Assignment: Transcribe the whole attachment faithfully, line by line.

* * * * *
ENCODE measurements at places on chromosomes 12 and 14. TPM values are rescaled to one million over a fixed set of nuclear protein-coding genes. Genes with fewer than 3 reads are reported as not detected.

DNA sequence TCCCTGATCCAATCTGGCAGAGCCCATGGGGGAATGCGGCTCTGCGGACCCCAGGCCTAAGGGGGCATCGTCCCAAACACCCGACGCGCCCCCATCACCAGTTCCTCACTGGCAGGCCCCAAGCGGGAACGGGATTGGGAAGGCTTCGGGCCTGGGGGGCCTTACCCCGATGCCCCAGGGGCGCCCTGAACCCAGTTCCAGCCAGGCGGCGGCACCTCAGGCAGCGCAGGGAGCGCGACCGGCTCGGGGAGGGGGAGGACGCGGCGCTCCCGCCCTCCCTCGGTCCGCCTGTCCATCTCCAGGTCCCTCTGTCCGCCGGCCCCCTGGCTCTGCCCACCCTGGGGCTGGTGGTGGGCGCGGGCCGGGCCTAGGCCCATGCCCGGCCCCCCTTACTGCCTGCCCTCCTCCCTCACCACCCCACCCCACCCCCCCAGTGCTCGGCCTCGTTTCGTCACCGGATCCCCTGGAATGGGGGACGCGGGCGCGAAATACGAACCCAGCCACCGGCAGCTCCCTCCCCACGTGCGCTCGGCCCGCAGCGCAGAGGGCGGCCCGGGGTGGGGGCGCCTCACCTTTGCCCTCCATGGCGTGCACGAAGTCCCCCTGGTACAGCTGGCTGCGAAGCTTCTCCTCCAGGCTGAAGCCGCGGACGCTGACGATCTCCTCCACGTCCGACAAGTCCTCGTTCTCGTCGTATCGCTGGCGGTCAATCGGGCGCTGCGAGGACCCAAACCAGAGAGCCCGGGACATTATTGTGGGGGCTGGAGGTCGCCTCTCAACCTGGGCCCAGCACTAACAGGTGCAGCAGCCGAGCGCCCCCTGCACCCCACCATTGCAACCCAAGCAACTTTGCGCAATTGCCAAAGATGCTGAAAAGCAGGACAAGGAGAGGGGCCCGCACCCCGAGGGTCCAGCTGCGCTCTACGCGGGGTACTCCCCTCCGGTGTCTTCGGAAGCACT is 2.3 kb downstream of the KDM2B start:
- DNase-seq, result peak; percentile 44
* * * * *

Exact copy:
ENCODE measurements at places on chromosomes 12 and 14. TPM values are rescaled to one million over a fixed set of nuclear protein-coding genes. Genes with fewer than 3 reads are reported as not detected.

DNA sequence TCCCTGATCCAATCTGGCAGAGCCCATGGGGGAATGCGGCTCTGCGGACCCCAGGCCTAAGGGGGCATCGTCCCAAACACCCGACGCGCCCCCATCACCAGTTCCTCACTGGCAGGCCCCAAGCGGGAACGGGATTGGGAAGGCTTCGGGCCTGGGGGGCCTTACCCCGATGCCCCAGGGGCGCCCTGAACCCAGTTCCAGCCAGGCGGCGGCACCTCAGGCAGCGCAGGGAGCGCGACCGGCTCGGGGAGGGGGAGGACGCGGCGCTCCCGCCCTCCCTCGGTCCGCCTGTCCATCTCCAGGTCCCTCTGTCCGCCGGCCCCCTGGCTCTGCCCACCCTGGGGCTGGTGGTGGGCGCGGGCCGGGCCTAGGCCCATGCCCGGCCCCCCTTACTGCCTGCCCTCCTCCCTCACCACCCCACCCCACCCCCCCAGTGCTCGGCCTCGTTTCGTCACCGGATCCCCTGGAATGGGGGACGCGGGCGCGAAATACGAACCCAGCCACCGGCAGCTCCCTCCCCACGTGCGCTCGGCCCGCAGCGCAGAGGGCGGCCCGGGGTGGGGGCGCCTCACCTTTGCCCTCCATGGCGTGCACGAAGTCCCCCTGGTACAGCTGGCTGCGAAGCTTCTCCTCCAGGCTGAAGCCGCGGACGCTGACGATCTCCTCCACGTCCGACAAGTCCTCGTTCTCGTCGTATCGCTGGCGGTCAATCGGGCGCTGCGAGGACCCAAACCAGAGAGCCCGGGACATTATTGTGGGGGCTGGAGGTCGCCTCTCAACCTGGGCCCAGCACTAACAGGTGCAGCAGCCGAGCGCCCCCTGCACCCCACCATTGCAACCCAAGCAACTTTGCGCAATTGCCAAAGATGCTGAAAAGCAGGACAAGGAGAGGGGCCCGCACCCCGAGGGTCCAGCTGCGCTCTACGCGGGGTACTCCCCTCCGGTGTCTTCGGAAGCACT is 2.3 kb downstream of the KDM2B start:
- DNase-seq, result peak; percentile 44